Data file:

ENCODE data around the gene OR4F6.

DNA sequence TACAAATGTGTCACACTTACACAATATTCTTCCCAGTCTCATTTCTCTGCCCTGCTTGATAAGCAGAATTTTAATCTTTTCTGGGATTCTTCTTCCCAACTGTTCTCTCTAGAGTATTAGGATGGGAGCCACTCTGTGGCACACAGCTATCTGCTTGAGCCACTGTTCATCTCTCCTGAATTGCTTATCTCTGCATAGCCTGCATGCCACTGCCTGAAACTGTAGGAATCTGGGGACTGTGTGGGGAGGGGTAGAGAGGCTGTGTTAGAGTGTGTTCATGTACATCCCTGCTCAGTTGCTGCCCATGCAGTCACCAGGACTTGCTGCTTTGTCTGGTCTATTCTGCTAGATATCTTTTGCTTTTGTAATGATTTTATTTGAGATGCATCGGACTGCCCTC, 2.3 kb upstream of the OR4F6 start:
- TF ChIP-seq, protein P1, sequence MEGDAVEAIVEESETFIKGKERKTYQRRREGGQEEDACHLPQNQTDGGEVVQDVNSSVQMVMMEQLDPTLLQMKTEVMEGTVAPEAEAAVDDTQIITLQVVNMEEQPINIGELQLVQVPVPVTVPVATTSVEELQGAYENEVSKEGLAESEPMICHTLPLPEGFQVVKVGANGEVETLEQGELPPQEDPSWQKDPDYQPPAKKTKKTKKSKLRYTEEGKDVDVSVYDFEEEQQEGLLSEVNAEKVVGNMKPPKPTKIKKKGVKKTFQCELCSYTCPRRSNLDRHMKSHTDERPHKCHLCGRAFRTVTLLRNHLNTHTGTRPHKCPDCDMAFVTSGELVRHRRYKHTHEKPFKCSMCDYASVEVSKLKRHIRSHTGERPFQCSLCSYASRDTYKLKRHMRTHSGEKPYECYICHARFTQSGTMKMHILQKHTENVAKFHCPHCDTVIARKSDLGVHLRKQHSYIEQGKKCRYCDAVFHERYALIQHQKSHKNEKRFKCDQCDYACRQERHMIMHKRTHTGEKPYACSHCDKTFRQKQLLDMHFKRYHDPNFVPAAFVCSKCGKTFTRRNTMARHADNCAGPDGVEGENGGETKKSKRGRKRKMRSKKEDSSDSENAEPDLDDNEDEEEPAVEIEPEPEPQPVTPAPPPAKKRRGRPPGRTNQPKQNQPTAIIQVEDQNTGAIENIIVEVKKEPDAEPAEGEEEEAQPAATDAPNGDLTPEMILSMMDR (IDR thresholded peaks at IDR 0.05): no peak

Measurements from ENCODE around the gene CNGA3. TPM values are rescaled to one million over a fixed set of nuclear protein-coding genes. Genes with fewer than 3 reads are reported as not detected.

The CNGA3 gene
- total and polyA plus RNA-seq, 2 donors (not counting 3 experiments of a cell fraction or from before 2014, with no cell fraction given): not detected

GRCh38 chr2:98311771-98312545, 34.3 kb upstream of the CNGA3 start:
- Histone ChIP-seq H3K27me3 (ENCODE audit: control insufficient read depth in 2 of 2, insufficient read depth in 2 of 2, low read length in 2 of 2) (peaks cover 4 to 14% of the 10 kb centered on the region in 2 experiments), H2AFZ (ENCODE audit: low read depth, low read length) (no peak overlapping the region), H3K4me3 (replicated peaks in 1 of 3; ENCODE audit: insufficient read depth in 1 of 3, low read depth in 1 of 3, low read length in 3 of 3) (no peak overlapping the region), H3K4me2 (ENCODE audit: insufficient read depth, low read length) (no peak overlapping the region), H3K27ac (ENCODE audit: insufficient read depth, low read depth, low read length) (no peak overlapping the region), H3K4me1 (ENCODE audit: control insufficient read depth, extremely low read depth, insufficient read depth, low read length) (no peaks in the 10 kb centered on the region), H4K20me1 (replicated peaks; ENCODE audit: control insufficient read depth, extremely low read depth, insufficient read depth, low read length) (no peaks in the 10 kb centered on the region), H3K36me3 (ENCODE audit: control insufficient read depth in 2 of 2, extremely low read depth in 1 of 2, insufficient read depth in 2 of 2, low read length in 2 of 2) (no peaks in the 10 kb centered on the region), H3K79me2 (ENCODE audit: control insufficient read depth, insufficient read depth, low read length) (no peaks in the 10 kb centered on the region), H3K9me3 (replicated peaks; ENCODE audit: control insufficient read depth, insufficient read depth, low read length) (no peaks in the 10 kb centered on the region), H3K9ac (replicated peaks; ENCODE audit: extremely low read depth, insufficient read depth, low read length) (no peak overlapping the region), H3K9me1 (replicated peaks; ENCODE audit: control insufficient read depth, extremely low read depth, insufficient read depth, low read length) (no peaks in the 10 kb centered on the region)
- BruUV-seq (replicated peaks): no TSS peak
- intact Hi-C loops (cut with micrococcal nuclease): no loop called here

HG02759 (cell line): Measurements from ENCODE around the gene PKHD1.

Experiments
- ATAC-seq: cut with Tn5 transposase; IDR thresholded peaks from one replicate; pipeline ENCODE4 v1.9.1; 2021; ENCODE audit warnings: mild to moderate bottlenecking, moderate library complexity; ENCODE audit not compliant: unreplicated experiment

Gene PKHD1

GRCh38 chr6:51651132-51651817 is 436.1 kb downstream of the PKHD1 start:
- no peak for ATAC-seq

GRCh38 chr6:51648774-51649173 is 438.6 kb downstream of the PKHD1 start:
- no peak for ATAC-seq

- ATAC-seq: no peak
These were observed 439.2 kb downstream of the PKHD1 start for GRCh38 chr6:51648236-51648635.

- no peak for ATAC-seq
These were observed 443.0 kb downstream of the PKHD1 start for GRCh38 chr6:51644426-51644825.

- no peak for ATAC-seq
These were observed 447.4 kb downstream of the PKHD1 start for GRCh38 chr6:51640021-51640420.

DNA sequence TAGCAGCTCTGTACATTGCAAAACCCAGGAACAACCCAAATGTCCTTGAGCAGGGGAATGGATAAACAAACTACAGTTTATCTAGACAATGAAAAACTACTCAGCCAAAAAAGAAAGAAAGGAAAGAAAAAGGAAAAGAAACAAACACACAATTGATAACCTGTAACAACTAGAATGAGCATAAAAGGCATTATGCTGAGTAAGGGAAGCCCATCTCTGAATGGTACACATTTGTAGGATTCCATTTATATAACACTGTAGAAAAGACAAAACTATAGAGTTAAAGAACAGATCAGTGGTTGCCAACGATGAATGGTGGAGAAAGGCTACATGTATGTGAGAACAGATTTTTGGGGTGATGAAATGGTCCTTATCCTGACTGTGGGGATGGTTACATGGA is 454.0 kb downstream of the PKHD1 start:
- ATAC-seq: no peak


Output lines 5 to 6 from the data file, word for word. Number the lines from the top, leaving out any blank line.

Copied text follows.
The CNGA3 gene
- total and polyA plus RNA-seq, 2 donors (not counting 3 experiments of a cell fraction or from before 2014, with no cell fraction given): not detected